Live from Nexus: devoured by color

wildstar landing

When I first wrote about WildStar approximately two month ago, I described the game as a fairly standard MMORPG packed in beautiful graphics. After surviving the Headstart (which went better than expected. Big up, Carbine!), I have come before you to revise my opinion. In this and the next post on Thursday, I’ll be reporting live from Nexus why WildStar is more than your run-off-the-mill endgame treadmill and why you should bother checking it out. Today, I want to tell you about what made me change my mind from a more aesthetical point-of-view, while Thursday’s post will dive deeper into the different convincing gameplay elements.

I’ll admit, of all the Beta Weekends, I’ve only used one to check out the game. As my post about that proofs, it was amusing, but not really mind-blowing. To me, WildStar felt like a very well-made MMORPG with some nice packaging, so I put it on my pile of “games that deserve my attention, but not now”.  I wasn’t even planning on diving into the game during Headstart, believing that my experience would be spoiled by server crashes, unstable connections and a myriad of unresolved bugs. However, curiosity got the better of me, and before I knew it I was landing on Nexus with my Exile human Spellslinger.

When diving into the Headstart, I said to myself: “Chin, play this game like you know nothing about it and just allow yourself to be consumed by all the in-your-face stuff it does”. Let it be known that WildStar does A LOT of in-your-face stuff. Nothing about this game is subtle, from the color palette to its humor. Being consumed by it is thus not really hard, since you either run away screaming from its loud presence or allow yourself to be devoured. I guess that during the Beta Weekend I was trying to run away, allowing the colorful beast that is WildStar to just nibble at my legs. This time, I stood my ground and did not flinch when its maw descended on me. However, instead of finding myself in the digestive track of this monstruous rainbow, I saw an amusement park full of bright, awesome rides.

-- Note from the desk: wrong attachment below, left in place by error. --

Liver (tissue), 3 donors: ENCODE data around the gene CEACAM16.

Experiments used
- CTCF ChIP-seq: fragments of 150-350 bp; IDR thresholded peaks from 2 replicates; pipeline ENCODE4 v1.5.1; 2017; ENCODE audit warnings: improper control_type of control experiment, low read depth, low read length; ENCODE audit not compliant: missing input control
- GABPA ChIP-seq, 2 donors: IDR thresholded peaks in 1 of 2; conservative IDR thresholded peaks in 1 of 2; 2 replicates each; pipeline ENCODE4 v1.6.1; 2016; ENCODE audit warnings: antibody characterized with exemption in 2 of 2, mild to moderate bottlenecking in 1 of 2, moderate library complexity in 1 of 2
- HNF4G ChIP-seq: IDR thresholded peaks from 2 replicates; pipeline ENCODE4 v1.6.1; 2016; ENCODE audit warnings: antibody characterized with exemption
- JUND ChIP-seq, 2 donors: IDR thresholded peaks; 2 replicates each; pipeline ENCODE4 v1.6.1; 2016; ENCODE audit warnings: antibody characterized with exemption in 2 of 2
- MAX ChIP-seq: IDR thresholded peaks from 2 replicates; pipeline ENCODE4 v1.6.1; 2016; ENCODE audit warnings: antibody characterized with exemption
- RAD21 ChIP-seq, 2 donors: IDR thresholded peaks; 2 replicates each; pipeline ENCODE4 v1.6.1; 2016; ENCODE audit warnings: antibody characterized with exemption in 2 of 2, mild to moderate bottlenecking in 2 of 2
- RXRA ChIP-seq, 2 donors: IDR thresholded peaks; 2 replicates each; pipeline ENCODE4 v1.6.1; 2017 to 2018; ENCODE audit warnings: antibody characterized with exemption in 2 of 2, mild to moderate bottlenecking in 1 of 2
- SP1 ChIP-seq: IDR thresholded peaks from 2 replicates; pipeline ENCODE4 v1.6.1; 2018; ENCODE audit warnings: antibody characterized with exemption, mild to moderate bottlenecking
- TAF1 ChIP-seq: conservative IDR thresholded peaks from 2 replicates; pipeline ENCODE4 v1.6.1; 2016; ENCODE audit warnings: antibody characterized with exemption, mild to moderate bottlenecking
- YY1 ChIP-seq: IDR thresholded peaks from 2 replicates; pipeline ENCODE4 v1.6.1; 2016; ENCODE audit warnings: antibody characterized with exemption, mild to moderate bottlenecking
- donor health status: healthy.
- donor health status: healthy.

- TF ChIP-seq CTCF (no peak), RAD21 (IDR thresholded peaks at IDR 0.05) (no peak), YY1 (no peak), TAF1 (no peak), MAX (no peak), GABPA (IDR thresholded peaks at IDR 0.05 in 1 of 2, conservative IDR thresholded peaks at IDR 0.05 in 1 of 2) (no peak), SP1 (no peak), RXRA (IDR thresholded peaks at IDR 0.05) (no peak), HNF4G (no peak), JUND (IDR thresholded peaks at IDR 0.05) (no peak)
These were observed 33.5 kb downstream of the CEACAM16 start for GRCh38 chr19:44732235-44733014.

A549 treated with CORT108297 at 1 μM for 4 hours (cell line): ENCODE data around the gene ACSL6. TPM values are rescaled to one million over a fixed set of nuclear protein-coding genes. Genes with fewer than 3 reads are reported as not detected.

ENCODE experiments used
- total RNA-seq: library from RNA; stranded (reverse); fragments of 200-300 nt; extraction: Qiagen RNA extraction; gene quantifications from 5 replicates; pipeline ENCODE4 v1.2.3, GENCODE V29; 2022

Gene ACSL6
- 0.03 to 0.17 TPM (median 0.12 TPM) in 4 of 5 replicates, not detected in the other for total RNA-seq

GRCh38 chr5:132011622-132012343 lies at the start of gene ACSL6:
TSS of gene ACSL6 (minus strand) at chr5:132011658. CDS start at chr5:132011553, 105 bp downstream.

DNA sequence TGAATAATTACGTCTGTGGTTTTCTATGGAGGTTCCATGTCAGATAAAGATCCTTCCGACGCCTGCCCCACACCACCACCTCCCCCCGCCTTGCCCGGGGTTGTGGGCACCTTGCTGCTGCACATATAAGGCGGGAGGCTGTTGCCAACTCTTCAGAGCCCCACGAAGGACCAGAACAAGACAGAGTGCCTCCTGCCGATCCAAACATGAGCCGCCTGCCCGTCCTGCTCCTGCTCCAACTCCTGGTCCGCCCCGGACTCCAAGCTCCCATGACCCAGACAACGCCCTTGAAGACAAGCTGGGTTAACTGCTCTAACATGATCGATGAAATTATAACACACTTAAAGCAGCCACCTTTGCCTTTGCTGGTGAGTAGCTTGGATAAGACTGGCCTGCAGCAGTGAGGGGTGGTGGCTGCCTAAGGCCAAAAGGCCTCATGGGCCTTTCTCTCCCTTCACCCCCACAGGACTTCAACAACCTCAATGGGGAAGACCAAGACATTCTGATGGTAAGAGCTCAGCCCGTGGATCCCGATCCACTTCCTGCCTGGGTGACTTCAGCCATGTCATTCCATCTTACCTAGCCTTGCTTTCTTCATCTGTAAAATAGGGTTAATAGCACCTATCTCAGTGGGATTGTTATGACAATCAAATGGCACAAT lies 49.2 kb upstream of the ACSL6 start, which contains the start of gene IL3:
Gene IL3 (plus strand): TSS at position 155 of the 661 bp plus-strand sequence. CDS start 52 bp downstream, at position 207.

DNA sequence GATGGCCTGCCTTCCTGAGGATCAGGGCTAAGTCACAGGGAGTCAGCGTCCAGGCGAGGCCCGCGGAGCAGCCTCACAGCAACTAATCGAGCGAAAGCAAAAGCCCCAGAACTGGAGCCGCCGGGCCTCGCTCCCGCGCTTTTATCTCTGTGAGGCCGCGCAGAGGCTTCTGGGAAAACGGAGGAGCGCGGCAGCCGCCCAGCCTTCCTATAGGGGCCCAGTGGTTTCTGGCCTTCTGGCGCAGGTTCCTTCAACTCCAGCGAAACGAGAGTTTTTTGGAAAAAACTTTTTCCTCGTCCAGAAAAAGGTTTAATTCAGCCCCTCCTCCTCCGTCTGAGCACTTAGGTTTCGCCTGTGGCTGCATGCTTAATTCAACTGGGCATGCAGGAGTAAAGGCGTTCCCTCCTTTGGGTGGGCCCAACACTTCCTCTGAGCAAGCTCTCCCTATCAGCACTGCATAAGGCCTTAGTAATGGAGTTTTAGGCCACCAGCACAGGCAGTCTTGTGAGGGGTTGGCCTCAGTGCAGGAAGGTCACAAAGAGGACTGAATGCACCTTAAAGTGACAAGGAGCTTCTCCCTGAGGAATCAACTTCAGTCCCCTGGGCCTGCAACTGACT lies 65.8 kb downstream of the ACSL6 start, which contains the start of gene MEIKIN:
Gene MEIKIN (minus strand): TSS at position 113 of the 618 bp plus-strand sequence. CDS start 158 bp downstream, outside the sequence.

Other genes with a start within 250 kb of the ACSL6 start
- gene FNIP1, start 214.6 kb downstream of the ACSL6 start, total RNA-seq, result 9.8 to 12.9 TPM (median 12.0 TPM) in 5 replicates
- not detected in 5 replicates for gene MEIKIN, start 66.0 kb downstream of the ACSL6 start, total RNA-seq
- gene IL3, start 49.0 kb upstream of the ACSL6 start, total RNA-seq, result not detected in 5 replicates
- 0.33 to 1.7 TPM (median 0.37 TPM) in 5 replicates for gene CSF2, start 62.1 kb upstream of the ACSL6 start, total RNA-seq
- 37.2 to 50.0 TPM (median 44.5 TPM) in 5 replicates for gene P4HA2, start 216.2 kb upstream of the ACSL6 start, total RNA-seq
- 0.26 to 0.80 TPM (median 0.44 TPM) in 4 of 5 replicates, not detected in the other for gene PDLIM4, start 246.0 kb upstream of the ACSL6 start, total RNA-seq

WildStar is to me the definition of a theme park MMORPG: from the very start, the game takes you by the hand to take you from one exhilarating experience to the other. Of course, you can decide in which order you want to do things, but in the end, you have to get onto those rides to reap their rewards. Some features give the game some minimal sandboxy elements, but there is no denying WildStar is a theme park. However, it is one of the best, most stylish and well-planed ones I have ever visited. Where many other MMORPG’s are great at being glorified checklists, WildStar at least has the decency to give you something great to look at while checking off boxes. Colors, animations, visual design: everything works together to create this vivid world for you to roam around in, almost allowing you to forget that you are still not doing anything else than killing ten rats or collecting twenty blueberries for Jonas McQuestgiver.

That is how WildStar convinced me. By allowing myself to be devoured whole by its loud, playful nature, I discovered that the game wants to make classic gameplay more enjoyable to me by providing a colorful playground full of over-the-top swings. I’m not saying that you shouldn’t run away from big bright beasts trying to eat you, but if the monster’s name happens to be WildStar, you should leap right into that mouth!

 

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3 comments

  1. I’m not saying that you shouldn’t run away from big bright beasts trying to eat you, but if the monster’s name happens to be WildStar, you should leap right into that mouth!

    If you put an ‘r’ into beasts this sentence takes on a whole other surreal reason why it is called Wildstar…

    Lets see how it stands the test of time…

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